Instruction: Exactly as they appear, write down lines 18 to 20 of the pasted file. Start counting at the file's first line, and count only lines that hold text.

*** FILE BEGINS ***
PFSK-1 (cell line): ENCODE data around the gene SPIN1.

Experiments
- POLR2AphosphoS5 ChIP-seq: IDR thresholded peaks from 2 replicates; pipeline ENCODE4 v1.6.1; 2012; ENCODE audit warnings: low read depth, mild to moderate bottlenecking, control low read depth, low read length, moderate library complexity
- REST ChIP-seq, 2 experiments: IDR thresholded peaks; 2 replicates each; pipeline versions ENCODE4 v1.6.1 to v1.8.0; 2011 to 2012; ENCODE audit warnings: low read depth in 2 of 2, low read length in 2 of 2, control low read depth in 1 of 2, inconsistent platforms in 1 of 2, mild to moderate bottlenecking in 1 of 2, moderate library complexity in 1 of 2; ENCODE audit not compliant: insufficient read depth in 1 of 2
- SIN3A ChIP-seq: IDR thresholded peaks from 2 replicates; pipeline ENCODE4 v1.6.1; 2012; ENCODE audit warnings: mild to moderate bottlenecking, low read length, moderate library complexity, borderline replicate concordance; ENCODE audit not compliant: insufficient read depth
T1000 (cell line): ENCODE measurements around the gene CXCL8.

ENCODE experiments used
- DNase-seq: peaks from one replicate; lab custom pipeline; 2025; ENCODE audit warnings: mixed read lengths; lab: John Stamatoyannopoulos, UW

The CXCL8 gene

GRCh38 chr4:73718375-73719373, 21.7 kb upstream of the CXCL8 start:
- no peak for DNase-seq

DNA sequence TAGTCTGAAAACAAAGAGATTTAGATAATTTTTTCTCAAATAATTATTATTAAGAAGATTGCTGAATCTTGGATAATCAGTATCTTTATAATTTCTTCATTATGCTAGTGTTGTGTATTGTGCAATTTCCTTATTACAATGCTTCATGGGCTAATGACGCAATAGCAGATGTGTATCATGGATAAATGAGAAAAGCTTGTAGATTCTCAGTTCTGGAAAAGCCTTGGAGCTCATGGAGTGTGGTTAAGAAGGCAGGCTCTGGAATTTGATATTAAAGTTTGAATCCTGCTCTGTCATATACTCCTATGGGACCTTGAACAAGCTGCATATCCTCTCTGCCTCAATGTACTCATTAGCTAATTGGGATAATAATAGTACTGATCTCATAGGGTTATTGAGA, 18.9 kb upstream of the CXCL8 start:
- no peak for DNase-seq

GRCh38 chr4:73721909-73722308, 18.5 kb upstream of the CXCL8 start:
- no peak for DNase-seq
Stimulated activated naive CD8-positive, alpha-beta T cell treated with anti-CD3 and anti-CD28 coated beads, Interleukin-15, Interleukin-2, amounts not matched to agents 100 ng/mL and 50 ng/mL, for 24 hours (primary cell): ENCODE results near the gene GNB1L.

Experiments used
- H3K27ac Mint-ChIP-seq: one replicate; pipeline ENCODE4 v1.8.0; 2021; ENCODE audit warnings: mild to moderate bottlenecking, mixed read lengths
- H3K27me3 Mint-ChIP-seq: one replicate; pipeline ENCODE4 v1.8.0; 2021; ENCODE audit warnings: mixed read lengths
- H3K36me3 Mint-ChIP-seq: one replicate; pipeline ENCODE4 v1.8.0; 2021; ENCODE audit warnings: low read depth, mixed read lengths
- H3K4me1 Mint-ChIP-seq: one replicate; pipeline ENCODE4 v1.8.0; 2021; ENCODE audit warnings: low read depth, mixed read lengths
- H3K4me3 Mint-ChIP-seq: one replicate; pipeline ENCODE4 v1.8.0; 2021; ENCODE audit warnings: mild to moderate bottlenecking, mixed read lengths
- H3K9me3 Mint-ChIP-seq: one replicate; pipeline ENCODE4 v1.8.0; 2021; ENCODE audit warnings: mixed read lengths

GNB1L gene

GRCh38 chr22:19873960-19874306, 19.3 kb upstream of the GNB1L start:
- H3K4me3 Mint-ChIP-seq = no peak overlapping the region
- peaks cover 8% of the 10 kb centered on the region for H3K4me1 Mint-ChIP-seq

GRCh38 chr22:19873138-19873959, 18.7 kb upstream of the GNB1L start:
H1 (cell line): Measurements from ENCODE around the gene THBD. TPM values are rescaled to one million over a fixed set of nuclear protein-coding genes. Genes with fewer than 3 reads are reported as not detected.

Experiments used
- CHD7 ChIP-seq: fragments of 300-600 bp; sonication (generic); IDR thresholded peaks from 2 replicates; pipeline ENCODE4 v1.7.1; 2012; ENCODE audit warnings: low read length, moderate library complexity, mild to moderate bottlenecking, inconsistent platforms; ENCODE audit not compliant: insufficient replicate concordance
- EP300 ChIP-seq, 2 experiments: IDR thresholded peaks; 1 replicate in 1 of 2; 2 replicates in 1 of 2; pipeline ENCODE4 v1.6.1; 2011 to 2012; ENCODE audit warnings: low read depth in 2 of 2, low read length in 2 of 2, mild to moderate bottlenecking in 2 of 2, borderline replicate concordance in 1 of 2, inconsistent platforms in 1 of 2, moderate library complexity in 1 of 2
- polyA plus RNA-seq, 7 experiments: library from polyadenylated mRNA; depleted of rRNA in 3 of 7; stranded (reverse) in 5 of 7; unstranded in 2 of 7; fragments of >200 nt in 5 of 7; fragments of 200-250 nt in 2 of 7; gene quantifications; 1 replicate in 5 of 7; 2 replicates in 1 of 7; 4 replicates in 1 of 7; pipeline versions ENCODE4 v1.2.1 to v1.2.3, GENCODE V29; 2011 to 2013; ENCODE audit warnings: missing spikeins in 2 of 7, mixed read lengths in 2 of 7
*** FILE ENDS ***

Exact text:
- H3K27ac Mint-ChIP-seq: one replicate; pipeline ENCODE4 v1.8.0; 2021; ENCODE audit warnings: mild to moderate bottlenecking, mixed read lengths
- H3K27me3 Mint-ChIP-seq: one replicate; pipeline ENCODE4 v1.8.0; 2021; ENCODE audit warnings: mixed read lengths
- H3K36me3 Mint-ChIP-seq: one replicate; pipeline ENCODE4 v1.8.0; 2021; ENCODE audit warnings: low read depth, mixed read lengths